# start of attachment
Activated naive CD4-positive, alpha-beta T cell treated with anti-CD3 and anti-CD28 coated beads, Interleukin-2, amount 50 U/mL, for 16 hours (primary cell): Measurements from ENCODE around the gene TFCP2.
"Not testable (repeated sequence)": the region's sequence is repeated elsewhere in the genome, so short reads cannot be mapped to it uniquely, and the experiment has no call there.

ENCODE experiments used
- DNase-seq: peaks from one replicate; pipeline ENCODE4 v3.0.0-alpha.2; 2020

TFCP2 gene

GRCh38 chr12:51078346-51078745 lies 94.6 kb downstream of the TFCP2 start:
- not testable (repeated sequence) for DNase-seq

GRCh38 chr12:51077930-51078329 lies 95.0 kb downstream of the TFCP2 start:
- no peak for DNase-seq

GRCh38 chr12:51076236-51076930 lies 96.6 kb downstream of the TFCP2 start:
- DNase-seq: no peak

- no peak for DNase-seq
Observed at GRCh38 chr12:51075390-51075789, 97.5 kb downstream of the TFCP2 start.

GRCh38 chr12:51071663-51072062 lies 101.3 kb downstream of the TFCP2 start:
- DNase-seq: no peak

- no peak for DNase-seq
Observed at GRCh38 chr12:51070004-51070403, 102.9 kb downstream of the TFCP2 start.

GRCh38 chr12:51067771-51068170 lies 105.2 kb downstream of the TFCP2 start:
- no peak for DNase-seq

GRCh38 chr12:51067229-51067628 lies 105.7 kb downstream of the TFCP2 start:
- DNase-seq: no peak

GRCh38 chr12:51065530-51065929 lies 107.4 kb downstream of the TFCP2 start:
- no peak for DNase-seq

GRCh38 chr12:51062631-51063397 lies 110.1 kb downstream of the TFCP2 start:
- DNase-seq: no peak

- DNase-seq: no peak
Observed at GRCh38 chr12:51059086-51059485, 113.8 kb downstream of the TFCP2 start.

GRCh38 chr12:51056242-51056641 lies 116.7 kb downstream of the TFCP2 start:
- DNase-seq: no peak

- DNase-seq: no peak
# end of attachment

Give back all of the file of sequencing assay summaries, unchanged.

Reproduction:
Activated naive CD4-positive, alpha-beta T cell treated with anti-CD3 and anti-CD28 coated beads, Interleukin-2, amount 50 U/mL, for 16 hours (primary cell): Measurements from ENCODE around the gene TFCP2.
"Not testable (repeated sequence)": the region's sequence is repeated elsewhere in the genome, so short reads cannot be mapped to it uniquely, and the experiment has no call there.

ENCODE experiments used
- DNase-seq: peaks from one replicate; pipeline ENCODE4 v3.0.0-alpha.2; 2020

TFCP2 gene

GRCh38 chr12:51078346-51078745 lies 94.6 kb downstream of the TFCP2 start:
- not testable (repeated sequence) for DNase-seq

GRCh38 chr12:51077930-51078329 lies 95.0 kb downstream of the TFCP2 start:
- no peak for DNase-seq

GRCh38 chr12:51076236-51076930 lies 96.6 kb downstream of the TFCP2 start:
- DNase-seq: no peak

- no peak for DNase-seq
Observed at GRCh38 chr12:51075390-51075789, 97.5 kb downstream of the TFCP2 start.

GRCh38 chr12:51071663-51072062 lies 101.3 kb downstream of the TFCP2 start:
- DNase-seq: no peak

- no peak for DNase-seq
Observed at GRCh38 chr12:51070004-51070403, 102.9 kb downstream of the TFCP2 start.

GRCh38 chr12:51067771-51068170 lies 105.2 kb downstream of the TFCP2 start:
- no peak for DNase-seq

GRCh38 chr12:51067229-51067628 lies 105.7 kb downstream of the TFCP2 start:
- DNase-seq: no peak

GRCh38 chr12:51065530-51065929 lies 107.4 kb downstream of the TFCP2 start:
- no peak for DNase-seq

GRCh38 chr12:51062631-51063397 lies 110.1 kb downstream of the TFCP2 start:
- DNase-seq: no peak

- DNase-seq: no peak
Observed at GRCh38 chr12:51059086-51059485, 113.8 kb downstream of the TFCP2 start.

GRCh38 chr12:51056242-51056641 lies 116.7 kb downstream of the TFCP2 start:
- DNase-seq: no peak

- DNase-seq: no peak